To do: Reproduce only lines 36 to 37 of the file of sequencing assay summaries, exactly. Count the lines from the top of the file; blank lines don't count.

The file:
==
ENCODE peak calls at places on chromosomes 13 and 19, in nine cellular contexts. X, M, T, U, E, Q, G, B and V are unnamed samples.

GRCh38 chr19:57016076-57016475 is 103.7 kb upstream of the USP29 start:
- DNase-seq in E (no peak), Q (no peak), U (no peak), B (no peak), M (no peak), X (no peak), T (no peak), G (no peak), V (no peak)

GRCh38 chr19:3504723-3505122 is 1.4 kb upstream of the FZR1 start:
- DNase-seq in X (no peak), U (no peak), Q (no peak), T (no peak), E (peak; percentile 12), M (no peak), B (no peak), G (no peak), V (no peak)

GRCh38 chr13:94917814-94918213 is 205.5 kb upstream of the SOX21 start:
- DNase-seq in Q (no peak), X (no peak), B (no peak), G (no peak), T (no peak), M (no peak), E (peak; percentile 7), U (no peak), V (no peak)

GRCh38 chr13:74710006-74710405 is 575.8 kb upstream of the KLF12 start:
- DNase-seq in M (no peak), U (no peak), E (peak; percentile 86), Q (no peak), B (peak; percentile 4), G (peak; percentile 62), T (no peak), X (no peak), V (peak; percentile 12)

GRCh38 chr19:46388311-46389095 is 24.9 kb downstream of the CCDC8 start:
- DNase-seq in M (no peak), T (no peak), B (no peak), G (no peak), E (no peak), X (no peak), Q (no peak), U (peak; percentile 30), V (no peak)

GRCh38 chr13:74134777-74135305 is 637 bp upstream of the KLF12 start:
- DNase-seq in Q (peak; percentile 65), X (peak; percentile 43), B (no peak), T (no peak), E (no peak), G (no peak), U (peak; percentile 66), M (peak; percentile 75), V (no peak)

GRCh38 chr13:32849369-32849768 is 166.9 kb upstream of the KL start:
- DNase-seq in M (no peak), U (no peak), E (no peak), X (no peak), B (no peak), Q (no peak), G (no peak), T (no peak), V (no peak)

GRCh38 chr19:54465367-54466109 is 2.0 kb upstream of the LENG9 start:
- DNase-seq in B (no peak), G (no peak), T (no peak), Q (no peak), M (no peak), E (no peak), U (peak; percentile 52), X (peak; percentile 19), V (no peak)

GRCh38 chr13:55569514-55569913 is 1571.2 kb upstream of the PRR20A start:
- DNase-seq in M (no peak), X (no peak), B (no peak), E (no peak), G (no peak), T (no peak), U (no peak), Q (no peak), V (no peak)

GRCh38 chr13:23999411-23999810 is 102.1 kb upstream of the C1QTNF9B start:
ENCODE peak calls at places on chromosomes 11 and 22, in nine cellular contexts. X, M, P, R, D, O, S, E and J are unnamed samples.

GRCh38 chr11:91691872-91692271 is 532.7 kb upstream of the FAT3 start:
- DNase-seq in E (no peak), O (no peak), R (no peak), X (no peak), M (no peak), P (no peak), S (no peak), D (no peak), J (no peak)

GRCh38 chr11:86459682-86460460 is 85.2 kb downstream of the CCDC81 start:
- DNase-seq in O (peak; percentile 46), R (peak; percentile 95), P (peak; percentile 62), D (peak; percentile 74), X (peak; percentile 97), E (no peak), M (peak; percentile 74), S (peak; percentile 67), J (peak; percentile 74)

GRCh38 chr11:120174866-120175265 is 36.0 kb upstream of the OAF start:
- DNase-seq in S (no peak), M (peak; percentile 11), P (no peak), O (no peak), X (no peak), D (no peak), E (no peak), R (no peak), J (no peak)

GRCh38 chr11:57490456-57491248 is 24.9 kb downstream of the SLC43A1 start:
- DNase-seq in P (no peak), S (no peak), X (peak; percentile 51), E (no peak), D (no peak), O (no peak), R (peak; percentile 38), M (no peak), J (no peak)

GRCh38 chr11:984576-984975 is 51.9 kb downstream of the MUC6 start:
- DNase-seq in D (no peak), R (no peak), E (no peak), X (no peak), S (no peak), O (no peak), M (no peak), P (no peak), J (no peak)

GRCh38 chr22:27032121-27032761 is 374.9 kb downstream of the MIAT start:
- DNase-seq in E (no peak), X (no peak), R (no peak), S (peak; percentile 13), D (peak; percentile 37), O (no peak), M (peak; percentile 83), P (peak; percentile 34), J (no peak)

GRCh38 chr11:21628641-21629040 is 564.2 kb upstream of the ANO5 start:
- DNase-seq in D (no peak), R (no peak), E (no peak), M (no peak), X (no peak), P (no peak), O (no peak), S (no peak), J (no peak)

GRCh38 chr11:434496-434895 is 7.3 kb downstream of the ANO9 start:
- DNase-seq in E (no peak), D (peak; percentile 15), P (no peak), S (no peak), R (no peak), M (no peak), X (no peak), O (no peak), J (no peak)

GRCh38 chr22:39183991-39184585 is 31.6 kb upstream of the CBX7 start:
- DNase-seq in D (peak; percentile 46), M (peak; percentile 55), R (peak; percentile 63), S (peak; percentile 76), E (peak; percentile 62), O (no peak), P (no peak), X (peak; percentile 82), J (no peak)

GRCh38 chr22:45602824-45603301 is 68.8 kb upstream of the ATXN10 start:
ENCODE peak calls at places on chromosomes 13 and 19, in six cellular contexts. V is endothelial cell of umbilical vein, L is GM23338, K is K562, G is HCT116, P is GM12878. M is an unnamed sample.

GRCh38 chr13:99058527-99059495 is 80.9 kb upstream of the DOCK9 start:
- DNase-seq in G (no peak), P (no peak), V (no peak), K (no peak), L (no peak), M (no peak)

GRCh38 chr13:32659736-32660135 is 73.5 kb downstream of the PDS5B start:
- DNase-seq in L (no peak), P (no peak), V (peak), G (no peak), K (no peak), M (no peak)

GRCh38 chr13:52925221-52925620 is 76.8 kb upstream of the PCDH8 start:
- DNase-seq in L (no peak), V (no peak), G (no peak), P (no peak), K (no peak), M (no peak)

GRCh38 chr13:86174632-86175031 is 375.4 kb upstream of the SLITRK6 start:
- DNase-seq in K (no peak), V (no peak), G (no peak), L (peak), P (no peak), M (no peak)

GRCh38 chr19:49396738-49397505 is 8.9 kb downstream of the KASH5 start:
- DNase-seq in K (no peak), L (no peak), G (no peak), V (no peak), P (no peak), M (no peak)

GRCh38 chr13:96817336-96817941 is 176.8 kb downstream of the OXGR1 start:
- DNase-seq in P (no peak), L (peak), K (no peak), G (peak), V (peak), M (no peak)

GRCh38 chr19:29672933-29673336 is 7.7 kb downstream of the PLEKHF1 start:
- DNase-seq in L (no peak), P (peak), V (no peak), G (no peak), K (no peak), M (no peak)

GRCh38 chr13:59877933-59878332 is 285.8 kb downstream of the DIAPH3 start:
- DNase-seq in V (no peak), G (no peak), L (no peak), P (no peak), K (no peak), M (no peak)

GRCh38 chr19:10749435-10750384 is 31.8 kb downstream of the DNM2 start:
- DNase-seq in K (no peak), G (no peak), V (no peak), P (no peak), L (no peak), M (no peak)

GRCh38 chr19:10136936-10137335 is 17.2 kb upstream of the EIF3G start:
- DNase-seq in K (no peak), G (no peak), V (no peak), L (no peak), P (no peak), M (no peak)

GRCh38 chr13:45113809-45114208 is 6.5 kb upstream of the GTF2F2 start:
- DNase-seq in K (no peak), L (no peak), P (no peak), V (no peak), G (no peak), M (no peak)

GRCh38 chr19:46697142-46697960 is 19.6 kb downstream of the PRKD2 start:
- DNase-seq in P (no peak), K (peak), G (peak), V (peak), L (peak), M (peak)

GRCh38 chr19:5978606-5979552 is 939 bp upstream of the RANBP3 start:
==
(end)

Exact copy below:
GRCh38 chr11:434496-434895 is 7.3 kb downstream of the ANO9 start:
- DNase-seq in E (no peak), D (peak; percentile 15), P (no peak), S (no peak), R (no peak), M (no peak), X (no peak), O (no peak), J (no peak)